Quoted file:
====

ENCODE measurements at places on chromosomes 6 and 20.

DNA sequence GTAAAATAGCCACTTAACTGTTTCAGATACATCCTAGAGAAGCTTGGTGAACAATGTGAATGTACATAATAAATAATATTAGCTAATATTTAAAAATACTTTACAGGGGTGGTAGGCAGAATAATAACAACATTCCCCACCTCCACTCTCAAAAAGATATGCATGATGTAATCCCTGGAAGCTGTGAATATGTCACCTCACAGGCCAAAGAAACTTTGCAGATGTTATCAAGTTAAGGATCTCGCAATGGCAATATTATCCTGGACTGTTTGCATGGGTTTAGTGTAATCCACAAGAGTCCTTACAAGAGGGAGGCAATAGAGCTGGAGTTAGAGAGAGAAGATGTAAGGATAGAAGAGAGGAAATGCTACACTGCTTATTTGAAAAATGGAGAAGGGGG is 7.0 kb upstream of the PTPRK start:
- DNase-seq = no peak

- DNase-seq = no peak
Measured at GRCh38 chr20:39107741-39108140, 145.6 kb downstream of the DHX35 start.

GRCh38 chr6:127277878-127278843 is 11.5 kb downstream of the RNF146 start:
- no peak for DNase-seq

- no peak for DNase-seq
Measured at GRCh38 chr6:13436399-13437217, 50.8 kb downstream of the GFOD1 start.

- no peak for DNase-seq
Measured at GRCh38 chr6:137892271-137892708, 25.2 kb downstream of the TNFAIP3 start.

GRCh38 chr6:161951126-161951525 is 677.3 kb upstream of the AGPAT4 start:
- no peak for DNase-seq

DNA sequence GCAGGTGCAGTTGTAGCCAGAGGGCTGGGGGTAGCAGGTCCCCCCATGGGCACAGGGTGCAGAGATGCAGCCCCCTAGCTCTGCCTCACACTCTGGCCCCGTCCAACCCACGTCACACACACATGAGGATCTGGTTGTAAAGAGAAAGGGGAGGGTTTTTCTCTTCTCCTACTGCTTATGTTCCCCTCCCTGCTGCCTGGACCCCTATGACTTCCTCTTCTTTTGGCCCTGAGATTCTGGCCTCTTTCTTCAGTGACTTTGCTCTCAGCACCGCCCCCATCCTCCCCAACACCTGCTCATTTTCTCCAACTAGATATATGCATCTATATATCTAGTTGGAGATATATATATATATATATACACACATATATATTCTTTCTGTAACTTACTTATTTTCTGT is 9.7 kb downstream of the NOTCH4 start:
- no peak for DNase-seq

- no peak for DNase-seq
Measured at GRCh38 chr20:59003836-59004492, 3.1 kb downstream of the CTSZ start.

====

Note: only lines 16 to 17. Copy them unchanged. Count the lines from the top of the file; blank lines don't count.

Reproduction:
- no peak for DNase-seq
Measured at GRCh38 chr20:59003836-59004492, 3.1 kb downstream of the CTSZ start.